James Watson, sales and marketing director at Paymentshield
2017 is a year we won’t forget easily – even though we might want to. The financial industry alone has seen changes to stamp duty, business rates and pensions, along with rising mortgage rates and yet another IPT increase. So, what do we need to prepare for as we enter the second half of the year?
From my perspective, the future is looking… well, futuristic! There’s a huge amount of chatter around technology and how advances in this area are already affecting and will continue to affect the way we operate. With Paymentshield celebrating its 25th anniversary in July this year, we’ve seen how the industry has been transformed by digital innovation over the years and this is only set to be amplified.
Consumers are more technologically literate than ever, which means that advisers are experiencing a major shift in what their clients have come to expect in terms of how they’re communicated to and the speed of service they’re offered. We’re witnessing a market-wide realisation of the need to be more flexible and efficient in order to meet clients’ needs.
With this in mind, organisations such as Aviva have made landmark technological moves this year, which we’ll see play out over coming months. The introduction of its ‘Ask It Never’ concept sees the company harnessing Big Data to eliminate the need to ask clients questions, saving them precious time and promising to pass on discounts as a result of heightened accuracy.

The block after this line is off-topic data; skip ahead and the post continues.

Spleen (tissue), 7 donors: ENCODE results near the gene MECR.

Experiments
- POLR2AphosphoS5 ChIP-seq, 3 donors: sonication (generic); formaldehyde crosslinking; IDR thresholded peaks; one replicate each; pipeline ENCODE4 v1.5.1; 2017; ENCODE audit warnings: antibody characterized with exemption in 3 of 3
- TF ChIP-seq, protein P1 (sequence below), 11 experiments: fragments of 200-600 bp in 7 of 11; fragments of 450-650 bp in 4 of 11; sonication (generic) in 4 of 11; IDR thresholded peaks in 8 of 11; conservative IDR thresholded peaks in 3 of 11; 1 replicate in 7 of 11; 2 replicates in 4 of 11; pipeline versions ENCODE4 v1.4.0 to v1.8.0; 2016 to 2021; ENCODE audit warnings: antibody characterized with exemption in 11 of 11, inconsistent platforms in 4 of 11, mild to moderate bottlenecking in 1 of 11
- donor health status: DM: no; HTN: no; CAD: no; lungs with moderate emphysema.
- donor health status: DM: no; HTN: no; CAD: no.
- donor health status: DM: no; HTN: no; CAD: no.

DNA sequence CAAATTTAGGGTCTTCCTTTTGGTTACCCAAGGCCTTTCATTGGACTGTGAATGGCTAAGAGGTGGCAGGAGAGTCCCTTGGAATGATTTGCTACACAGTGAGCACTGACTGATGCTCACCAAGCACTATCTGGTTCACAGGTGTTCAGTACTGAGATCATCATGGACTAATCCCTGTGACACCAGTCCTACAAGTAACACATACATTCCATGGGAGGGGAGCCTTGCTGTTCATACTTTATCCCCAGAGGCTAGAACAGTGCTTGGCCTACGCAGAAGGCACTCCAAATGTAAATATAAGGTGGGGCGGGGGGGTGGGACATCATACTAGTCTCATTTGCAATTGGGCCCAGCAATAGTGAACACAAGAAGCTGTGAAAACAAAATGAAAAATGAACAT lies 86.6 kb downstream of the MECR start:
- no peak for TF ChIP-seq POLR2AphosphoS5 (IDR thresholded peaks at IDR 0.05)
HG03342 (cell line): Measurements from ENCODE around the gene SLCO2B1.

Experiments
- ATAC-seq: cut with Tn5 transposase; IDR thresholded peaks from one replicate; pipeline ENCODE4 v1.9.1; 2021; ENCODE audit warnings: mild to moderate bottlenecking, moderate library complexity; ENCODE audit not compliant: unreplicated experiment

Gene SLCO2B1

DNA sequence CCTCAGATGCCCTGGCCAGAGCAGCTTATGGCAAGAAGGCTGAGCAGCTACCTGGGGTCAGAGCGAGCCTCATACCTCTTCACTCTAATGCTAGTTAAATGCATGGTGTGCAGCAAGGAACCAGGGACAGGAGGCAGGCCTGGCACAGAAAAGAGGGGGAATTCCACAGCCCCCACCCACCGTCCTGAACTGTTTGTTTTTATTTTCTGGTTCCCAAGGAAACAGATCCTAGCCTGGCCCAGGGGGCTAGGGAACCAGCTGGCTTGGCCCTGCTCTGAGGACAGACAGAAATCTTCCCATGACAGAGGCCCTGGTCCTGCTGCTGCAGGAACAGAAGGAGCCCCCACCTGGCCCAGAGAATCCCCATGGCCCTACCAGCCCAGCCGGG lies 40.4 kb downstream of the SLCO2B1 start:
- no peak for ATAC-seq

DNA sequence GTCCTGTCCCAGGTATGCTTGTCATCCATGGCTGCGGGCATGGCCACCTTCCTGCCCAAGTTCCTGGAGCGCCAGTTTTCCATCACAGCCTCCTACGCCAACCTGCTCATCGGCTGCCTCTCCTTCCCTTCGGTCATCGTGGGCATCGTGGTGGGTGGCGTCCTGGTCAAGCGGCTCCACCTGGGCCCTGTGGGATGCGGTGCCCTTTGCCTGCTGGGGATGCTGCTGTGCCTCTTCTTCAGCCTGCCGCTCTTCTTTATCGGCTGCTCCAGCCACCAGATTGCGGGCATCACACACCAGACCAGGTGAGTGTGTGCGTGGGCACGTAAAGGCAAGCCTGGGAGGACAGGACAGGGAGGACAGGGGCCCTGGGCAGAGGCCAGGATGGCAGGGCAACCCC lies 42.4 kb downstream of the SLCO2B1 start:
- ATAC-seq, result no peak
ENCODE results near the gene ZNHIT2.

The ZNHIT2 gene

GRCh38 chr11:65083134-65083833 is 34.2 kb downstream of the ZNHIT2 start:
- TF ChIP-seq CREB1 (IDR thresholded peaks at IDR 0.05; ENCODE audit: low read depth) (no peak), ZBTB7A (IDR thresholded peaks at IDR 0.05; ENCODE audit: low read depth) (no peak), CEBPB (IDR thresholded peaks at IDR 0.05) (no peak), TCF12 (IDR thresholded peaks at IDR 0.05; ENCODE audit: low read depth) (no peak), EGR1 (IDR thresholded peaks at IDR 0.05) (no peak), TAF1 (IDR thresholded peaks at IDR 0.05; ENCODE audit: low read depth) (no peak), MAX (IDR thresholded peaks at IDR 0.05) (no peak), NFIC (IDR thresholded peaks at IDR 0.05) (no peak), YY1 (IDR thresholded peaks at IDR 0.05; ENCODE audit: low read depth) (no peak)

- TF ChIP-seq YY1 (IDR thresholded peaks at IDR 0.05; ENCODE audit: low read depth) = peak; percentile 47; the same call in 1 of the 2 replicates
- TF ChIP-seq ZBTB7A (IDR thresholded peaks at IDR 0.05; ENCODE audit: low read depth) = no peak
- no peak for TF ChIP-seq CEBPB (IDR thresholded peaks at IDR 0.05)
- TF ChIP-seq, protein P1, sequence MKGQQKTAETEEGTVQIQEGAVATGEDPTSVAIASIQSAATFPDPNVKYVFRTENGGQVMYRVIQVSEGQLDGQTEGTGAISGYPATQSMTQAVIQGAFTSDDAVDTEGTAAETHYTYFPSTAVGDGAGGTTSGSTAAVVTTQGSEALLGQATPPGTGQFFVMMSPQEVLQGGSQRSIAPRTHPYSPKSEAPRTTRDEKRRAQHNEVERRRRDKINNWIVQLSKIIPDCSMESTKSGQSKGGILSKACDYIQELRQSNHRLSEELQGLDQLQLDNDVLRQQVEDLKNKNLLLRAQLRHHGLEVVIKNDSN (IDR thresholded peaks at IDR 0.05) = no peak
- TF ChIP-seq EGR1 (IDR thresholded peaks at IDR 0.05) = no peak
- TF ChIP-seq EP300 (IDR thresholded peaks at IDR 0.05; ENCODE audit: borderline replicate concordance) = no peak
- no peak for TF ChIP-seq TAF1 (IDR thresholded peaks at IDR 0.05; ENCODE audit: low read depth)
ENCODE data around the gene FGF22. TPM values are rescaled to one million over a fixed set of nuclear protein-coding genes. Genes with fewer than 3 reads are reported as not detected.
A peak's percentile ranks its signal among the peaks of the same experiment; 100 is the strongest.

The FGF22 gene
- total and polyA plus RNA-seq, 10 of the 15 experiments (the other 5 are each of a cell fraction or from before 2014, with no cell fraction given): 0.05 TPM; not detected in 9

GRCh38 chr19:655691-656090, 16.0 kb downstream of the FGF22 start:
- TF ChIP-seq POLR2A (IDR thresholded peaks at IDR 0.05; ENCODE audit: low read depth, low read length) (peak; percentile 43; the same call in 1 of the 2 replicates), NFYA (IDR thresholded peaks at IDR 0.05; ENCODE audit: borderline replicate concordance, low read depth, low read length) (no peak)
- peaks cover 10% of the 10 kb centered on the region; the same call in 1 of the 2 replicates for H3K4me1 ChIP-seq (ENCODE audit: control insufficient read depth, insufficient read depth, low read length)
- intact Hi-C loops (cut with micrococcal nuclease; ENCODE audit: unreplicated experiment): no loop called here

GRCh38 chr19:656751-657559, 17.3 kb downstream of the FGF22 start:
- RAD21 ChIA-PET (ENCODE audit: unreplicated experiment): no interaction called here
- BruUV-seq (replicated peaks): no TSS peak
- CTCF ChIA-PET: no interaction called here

While the whole industry isn’t going to adopt this highly technical technique within the next six months, Big Data will start to become more important during this time. All insurance providers need to invest in ways to make it as easy as possible for advisers to provide a home insurance quote with every mortgage, and if Big Data will eventually help to speed up the quote and apply process while enabling better aftercare, then that’s fantastic.
However, with 17% of property owners still not having buildings insurance, and the same figure being true for contents insurance, the adviser must hold crucial conversations to highlight the importance of quality insurance and getting the client to the quote and apply stage in the first place. Once there, the adviser needs to provide guidance as to what policy and options are actually appropriate.
I’m pleased to say I’m hearing more and more people talking about the idea of the fully protected home and recognising that general insurance is often overlooked. With a number of mortgage networks and directly authorised clubs getting behind this idea, over the next six months I’m expecting to see a much greater focus on encouraging advisers to quote general insurance with every mortgage. Providers must ensure that they offer support and resources to help advisers to do this – from technical support, training resources and guidance on sales process integration, through to customer facing marketing materials.
Changes, particularly those driven by technology, can be overwhelming at times. However, they hold a huge amount of potential in terms of making life simpler and increasing income for advisers – and that’s something to be celebrated!